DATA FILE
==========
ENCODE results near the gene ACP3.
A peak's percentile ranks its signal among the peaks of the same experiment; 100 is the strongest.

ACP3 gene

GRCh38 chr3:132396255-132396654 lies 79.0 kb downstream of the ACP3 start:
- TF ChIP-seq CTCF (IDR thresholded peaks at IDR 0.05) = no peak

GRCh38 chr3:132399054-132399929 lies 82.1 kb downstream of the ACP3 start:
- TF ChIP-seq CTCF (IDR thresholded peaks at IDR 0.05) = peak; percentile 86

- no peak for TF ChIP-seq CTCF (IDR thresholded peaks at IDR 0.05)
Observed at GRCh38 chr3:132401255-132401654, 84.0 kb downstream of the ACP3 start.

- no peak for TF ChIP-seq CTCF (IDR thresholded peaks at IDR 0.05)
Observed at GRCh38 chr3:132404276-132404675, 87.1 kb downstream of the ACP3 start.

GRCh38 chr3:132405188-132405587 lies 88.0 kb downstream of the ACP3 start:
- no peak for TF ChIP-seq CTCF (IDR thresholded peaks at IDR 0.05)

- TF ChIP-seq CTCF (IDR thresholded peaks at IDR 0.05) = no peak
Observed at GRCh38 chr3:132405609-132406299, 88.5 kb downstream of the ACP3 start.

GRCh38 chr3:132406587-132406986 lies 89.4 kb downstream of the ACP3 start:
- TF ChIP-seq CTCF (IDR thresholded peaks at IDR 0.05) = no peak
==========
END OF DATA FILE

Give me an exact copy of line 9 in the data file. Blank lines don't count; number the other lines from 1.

Observed at GRCh38 chr3:132401255-132401654, 84.0 kb downstream of the ACP3 start.